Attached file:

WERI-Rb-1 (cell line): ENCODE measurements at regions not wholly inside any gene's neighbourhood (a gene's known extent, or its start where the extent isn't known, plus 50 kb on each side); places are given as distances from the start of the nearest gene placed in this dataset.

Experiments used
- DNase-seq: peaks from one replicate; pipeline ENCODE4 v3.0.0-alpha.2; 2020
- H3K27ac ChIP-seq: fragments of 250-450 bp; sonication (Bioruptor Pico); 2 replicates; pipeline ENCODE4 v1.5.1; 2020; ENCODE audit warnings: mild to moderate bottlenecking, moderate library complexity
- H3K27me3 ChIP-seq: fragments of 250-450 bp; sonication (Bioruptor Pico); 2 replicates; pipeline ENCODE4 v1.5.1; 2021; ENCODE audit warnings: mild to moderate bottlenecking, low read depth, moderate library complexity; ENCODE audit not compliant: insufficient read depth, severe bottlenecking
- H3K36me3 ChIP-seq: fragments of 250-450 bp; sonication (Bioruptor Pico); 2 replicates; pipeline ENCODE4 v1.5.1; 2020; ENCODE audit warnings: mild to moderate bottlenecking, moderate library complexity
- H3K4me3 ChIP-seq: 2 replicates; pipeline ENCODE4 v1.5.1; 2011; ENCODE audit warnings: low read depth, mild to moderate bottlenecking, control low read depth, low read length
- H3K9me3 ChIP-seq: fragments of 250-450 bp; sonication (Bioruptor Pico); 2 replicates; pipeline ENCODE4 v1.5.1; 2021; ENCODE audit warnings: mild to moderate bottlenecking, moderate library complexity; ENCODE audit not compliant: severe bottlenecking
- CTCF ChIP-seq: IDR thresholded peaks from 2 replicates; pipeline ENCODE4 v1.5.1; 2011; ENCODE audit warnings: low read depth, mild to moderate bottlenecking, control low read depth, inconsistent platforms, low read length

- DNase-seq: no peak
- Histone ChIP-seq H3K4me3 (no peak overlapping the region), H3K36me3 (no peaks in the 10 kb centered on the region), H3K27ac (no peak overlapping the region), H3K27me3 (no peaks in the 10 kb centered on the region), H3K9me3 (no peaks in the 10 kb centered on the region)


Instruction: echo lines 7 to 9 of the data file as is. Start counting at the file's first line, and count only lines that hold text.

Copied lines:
- H3K4me3 ChIP-seq: 2 replicates; pipeline ENCODE4 v1.5.1; 2011; ENCODE audit warnings: low read depth, mild to moderate bottlenecking, control low read depth, low read length
- H3K9me3 ChIP-seq: fragments of 250-450 bp; sonication (Bioruptor Pico); 2 replicates; pipeline ENCODE4 v1.5.1; 2021; ENCODE audit warnings: mild to moderate bottlenecking, moderate library complexity; ENCODE audit not compliant: severe bottlenecking
- CTCF ChIP-seq: IDR thresholded peaks from 2 replicates; pipeline ENCODE4 v1.5.1; 2011; ENCODE audit warnings: low read depth, mild to moderate bottlenecking, control low read depth, inconsistent platforms, low read length